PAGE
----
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Giovanni Battista Caracciolo (Naples 1578-Naples 1635)

Cupid Sleeping c.1618

Oil on canvas | 92.3 x 127.1 cm (support, canvas/panel/stretcher external) | RCIN 405747

Cumberland Withdrawing Room, Hampton Court Palace

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  • The winged boy-god of love sleeps; his bow and arrows lie idle while flowers grow around him. The message is that we are only safe from Cupid's mischief when he sleeps. Caracciolo's inspiration here would seem to be Caravaggio's own version of the subject (Palazzo Pitti, Florence).

    The subject of the Sleeping Cupid owed much of its popularity to a youthful sculpture by Michelangelo, a copy of a Hellenistic marble which he passed off as a genuine antiquity. Interest in this forgery, and the theme in general, arose especially in the circle of Caravaggio. In this example the winged boy-god of love sleeps; his bow and arrows lie idle, while flowers seem to spring up around him. The idea is simple: Cupid is supremely mischievous; we are only safe when he sleeps. This joke was given an allegorical dimension in the literature and art of the period, and came to mean that tranquillity of mind can only be achieved by controlling the passions (that is, by 'putting Cupid to sleep'). This idea went back to classical times, when Cupid was linked to Hypnos, the Roman god of sleep, and occasionally depicted on Roman sepulchres in an allusion to the peaceful repose of the dead.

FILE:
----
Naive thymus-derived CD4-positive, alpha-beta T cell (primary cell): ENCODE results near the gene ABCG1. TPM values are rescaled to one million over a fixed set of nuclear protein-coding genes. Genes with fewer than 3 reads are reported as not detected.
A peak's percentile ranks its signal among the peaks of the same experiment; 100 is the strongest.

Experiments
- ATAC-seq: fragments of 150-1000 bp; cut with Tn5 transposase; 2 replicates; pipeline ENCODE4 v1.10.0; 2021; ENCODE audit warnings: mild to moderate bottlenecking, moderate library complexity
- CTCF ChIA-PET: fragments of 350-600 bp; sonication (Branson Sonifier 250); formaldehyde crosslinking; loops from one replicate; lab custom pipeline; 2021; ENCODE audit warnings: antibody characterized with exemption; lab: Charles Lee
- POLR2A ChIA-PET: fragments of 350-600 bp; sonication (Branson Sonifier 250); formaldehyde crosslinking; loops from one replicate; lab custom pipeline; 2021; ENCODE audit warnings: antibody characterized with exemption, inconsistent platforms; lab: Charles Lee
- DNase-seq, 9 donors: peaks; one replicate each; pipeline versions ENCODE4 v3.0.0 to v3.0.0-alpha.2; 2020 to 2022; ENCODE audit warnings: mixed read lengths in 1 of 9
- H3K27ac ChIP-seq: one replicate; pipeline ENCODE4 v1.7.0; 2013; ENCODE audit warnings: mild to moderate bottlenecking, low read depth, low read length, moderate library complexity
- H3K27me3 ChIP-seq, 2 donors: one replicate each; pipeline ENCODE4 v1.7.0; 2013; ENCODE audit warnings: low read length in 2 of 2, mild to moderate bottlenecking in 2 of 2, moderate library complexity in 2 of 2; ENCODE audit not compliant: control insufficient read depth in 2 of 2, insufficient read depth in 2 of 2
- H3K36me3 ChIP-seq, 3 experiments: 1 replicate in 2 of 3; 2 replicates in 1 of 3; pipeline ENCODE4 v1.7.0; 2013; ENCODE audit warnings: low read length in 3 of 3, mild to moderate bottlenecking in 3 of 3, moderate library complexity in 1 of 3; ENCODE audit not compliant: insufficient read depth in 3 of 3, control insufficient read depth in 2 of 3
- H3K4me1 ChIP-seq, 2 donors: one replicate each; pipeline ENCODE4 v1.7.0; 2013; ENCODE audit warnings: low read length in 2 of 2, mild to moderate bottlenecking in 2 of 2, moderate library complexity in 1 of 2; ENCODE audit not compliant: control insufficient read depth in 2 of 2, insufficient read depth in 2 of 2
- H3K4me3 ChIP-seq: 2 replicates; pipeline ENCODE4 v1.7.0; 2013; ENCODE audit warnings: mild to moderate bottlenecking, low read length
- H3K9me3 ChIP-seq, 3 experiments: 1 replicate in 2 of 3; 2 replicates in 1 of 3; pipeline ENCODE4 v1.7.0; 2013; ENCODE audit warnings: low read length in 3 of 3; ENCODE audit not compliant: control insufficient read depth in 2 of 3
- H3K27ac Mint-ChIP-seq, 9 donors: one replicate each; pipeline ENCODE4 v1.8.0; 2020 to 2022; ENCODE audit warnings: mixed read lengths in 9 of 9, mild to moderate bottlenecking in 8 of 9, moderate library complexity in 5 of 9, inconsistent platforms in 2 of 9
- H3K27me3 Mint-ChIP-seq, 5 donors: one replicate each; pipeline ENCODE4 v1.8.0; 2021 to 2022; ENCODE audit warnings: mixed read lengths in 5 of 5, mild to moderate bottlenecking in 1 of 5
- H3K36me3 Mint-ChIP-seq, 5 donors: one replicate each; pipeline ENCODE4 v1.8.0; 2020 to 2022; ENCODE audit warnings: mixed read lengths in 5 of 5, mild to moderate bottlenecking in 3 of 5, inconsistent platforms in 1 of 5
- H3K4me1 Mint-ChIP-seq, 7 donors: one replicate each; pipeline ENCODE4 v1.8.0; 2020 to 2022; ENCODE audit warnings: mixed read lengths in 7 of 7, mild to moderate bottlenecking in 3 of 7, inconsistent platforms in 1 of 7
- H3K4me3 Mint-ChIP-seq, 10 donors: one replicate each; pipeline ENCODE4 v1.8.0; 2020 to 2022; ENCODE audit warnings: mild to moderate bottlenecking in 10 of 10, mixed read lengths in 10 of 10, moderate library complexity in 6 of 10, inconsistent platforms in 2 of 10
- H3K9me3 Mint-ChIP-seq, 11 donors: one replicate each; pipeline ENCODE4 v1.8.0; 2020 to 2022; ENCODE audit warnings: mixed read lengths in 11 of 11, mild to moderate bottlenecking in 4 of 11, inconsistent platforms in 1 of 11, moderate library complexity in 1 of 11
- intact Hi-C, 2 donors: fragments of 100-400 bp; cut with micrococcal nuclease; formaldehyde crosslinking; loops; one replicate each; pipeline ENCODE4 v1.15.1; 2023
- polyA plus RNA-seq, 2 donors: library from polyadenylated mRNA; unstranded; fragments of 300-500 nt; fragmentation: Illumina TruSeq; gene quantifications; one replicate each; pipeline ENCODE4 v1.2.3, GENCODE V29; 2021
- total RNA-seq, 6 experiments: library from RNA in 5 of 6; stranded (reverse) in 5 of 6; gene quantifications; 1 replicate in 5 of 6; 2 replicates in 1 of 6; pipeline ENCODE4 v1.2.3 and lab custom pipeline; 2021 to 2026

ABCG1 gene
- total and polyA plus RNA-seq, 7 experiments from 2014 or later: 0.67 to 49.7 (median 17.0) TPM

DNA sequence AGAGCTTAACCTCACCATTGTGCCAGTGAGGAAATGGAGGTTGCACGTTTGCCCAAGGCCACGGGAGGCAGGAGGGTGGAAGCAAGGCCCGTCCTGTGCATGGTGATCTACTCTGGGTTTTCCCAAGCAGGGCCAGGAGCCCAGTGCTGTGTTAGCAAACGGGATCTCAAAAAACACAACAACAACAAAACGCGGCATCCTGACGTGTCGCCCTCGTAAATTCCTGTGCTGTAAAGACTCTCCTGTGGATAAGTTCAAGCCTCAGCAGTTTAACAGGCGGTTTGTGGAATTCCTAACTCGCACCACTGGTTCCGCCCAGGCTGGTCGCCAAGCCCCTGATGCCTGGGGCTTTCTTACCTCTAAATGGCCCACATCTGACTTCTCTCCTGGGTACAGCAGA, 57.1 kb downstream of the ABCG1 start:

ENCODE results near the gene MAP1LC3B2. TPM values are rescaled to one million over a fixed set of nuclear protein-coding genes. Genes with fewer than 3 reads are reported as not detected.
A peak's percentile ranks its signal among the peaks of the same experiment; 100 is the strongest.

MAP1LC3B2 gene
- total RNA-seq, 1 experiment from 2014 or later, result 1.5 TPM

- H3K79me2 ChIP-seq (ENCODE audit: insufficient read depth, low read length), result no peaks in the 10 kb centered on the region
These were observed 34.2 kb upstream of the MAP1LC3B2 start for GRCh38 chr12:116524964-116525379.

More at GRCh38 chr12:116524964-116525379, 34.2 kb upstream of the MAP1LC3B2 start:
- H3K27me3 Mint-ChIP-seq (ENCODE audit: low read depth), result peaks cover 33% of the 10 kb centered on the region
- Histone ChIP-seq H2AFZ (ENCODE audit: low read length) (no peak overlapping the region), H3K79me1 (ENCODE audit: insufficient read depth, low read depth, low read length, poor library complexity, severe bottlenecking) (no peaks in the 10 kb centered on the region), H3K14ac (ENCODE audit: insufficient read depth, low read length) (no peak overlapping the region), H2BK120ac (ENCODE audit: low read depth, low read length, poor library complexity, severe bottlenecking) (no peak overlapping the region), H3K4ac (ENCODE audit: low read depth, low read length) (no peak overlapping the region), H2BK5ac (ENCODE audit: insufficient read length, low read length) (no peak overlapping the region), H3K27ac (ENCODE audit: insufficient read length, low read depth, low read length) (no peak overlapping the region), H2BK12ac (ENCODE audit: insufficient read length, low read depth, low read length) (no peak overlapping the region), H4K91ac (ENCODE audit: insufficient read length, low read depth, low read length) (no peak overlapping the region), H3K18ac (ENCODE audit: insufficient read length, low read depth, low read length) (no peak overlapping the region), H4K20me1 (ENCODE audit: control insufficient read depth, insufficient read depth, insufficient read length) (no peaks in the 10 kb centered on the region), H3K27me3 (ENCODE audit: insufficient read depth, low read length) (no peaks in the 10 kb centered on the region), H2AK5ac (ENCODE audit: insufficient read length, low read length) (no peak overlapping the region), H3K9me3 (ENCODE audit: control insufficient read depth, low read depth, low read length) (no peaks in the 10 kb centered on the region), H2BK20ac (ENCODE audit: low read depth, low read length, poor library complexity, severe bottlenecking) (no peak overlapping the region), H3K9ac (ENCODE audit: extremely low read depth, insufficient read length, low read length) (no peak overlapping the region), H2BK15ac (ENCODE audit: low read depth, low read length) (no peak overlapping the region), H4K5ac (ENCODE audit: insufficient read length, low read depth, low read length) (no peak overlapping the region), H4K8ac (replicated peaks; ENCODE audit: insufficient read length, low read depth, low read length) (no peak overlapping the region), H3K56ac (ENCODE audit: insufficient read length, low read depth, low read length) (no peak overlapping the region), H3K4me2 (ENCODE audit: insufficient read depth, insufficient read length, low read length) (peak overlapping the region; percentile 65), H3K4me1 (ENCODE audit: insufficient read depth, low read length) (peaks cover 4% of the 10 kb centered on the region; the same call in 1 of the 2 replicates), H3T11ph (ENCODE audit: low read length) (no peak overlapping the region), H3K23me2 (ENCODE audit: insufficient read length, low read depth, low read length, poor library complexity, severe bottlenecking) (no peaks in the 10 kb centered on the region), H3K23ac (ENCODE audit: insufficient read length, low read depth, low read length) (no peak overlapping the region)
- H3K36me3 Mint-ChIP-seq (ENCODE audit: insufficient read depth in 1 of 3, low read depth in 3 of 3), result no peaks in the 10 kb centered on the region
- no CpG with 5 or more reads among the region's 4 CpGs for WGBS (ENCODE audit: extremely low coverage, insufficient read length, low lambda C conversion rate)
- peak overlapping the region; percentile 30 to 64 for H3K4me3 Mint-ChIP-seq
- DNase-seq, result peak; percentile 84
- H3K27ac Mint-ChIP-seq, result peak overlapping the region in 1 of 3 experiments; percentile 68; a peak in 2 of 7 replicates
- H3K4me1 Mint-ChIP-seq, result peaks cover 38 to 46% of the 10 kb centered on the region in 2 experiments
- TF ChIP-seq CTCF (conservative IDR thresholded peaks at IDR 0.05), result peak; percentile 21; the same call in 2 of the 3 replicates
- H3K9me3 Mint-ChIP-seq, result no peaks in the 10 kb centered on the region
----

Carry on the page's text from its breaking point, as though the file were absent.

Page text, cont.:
Caracciolo's immediate source of inspiration here would seem to be Caravaggio's version of the subject in the Pitti Palace in Florence, painted in Malta in 1608 and recorded in the collection of Francesco dell'Antella in Florence in 1609. It seems probable that Caracciolo saw Caravaggio's painting during his Florentine sojourn in 1618. There are notable differences between the two treatments of the same subject. For example, Caracciolo's Cupid is a slim boy with elongated limbs, while Caravaggio's is a round baby with full cheeks. This fundamental change, as well as the idyllic landscape filled with flowers and a butterfly, gives the Royal Collection painting a more refined and elegant character.

    A 'Sleeping Amor' was mentioned in the 1627 inventory of the Gonzaga collection in Mantua, from which it was likely to have been bought by Charles I; it was sold for £15 on 30 April 1650 as a Caravaggio. Following the Restoration it was recovered for the monarchy and hung in Whitehall. Between 1676 and 1677, Nicolas de Largilliere, who worked at Windsor Castle under the direction of Antonio Verrio, is recorded as restoring the Sleeping Cupid to the satisfaction of Charles II. According to Dézallier D'Argenville in 1762 he 'completely repainted the legs, which had become damaged by time'. This accords with the evidence gathered from x-radiography in which damage to the legs is visible but has been expertly concealed by the work of an early restorer.

    Catalogue entry adapted from The Art of Italy in the Royal Collection: Renaissance and Baroque, London, 2007

    Recorded in the Gonzaga collection in 1627 and presumably bought by Charles I; valued at £15 by the Trustees for Sale and sold to Turbridge 20 April 1650 from Hampton Court (no 59); recovered at the Restoration and listed in the Long Matted Gallery at Whitehall in 1666 (no 64)

  • Medium and techniques

    Oil on canvas


    92.3 x 127.1 cm (support, canvas/panel/stretcher external)

    107.4 x 143.9 x 7.0 cm (frame, external)